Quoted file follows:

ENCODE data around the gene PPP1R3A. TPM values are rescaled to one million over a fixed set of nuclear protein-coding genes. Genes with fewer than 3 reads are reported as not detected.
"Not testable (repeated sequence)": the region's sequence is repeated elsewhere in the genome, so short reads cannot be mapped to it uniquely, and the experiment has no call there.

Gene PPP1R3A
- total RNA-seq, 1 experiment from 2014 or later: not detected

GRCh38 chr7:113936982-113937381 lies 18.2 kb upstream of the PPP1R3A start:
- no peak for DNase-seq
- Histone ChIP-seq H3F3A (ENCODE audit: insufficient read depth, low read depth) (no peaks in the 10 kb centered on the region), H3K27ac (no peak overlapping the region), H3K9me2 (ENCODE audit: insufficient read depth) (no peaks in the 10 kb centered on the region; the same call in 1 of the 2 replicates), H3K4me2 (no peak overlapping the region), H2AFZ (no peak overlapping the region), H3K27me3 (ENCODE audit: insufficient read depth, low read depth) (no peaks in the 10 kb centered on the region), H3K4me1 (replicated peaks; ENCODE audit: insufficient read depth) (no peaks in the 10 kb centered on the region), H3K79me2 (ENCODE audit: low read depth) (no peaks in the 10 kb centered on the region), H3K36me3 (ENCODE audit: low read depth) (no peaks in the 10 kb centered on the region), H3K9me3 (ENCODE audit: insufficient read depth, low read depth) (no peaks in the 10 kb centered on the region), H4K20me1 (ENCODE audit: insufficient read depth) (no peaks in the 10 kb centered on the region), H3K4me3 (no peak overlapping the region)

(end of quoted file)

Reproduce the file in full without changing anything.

ENCODE data around the gene PPP1R3A. TPM values are rescaled to one million over a fixed set of nuclear protein-coding genes. Genes with fewer than 3 reads are reported as not detected.
"Not testable (repeated sequence)": the region's sequence is repeated elsewhere in the genome, so short reads cannot be mapped to it uniquely, and the experiment has no call there.

Gene PPP1R3A
- total RNA-seq, 1 experiment from 2014 or later: not detected

GRCh38 chr7:113936982-113937381 lies 18.2 kb upstream of the PPP1R3A start:
- no peak for DNase-seq
- Histone ChIP-seq H3F3A (ENCODE audit: insufficient read depth, low read depth) (no peaks in the 10 kb centered on the region), H3K27ac (no peak overlapping the region), H3K9me2 (ENCODE audit: insufficient read depth) (no peaks in the 10 kb centered on the region; the same call in 1 of the 2 replicates), H3K4me2 (no peak overlapping the region), H2AFZ (no peak overlapping the region), H3K27me3 (ENCODE audit: insufficient read depth, low read depth) (no peaks in the 10 kb centered on the region), H3K4me1 (replicated peaks; ENCODE audit: insufficient read depth) (no peaks in the 10 kb centered on the region), H3K79me2 (ENCODE audit: low read depth) (no peaks in the 10 kb centered on the region), H3K36me3 (ENCODE audit: low read depth) (no peaks in the 10 kb centered on the region), H3K9me3 (ENCODE audit: insufficient read depth, low read depth) (no peaks in the 10 kb centered on the region), H4K20me1 (ENCODE audit: insufficient read depth) (no peaks in the 10 kb centered on the region), H3K4me3 (no peak overlapping the region)